Then I read this recently: “While these ads (apart from boosting the sales of the products), have invited flak for promoting insecurity and discrimination among women, the latest to join the long list of fairness products is something that can be described as ludicrous at best. The product, that has sparked an online debate, is a fairness cream for women’s private parts!

The ad, that went on-air some time back, has been described by the online world as the “ultimate insult to women”. It shows a Katrina Kaif look-alike who has a glum expression on her face, as her husband is more interested in the newspaper than in her. But once she cleans herself up (with that product), she suddenly becomes the object of his affections. The Twitterati is buzzing with comments slamming these products. “This is the ultimate insult. Skin whitening for your vagina,” Rupa Subramanya tweeted. While @ThePunjew, wrote, “What a bummer, there’s no shade card yet to monitor fairness progress!”

The above excerpt is from an article in The Times of India ‘Outrage over fairness cream for private parts’. ‘A new TV ad for a personal hygiene cream, that promises ‘fairer’ private parts for women, has been slammed by netizens.’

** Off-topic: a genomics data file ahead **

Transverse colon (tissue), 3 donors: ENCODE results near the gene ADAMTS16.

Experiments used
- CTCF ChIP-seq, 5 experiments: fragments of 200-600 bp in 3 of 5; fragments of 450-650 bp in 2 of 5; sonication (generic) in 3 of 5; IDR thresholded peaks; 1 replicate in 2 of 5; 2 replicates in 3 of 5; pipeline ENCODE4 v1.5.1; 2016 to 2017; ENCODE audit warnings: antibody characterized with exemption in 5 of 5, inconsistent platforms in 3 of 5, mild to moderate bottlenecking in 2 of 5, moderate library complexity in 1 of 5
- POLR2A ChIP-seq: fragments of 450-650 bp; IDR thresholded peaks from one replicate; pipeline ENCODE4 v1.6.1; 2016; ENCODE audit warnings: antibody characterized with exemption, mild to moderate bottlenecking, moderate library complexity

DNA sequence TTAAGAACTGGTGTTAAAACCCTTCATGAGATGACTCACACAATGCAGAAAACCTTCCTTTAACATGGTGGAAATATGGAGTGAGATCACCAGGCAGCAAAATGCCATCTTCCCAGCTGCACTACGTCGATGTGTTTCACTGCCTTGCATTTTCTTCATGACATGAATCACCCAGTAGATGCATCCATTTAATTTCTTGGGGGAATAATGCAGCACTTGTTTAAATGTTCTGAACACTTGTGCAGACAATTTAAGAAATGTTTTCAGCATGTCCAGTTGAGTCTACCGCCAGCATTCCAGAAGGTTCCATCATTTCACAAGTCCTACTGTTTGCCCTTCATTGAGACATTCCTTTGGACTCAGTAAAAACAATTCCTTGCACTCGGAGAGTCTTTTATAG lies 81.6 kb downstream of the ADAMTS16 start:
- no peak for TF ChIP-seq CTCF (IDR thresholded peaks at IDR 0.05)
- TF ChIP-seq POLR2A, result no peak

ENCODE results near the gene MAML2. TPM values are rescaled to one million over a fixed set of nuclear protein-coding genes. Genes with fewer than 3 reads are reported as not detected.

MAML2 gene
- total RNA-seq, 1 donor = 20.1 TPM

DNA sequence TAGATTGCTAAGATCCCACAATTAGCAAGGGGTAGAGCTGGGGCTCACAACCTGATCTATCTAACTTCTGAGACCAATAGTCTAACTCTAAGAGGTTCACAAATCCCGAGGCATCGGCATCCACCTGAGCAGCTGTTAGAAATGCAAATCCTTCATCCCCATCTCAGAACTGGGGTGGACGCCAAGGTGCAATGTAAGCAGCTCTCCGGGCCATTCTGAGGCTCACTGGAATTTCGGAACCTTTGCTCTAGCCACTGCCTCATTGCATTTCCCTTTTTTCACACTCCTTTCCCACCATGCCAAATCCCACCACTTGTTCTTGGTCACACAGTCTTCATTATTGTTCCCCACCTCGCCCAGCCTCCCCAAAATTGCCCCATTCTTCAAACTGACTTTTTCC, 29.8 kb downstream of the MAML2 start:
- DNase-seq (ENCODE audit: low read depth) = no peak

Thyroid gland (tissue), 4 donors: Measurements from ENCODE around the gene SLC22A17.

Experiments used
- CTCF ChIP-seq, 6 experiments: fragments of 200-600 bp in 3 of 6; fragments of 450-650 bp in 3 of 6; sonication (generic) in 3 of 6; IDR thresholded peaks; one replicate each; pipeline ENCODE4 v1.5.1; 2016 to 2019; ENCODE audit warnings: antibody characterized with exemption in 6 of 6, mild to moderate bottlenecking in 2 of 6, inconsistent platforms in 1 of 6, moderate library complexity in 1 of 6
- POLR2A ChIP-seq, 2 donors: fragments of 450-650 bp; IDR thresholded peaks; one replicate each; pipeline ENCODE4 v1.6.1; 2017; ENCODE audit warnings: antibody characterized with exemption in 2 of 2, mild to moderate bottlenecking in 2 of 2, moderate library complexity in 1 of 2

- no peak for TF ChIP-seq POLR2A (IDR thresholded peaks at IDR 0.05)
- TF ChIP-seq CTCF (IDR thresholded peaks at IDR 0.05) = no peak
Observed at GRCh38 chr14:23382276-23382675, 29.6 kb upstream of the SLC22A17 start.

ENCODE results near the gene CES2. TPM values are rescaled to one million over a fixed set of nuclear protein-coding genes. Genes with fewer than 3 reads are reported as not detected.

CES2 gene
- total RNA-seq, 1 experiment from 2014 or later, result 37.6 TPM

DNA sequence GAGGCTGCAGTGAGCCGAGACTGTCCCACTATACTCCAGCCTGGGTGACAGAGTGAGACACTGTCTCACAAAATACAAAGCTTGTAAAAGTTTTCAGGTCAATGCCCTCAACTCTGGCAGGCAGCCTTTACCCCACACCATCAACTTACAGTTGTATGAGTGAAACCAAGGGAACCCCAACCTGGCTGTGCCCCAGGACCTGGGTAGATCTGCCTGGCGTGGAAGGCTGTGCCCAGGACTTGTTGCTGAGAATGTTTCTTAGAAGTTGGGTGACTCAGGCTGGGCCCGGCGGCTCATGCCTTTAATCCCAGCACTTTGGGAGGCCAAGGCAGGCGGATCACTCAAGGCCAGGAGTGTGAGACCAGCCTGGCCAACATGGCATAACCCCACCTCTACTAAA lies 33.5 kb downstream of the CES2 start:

Fairness cream is a disgrace, I think. It is demeaning and insulting, to say the least, to women and now men. Some of the famous film personalities have refused to endorse tobacco and alcohol advertisements, yet many movie icons continue to appear and endorse fairness creams. I agree fairness cream doesn’t inflict the same amount of damage in one’s body as tobacco and alcohol but how about the mind? How about society? How about dowry that the grooms ask for a dark-skinned bride? I have watched with amazement as a father joked about how he has set aside a huge sum of money for dowry for his dark-skinned daughter. He joked, ‘When the groom’s family mentions her darkness, I will hand them the first bundle of rupees, when they mention her nose, I will hand them the second bundle!’ All this in front of the girl, who sat there with a slight smile on her face. Isn’t this SOMEWHAT akin to selling the girl, her skin tone, her features?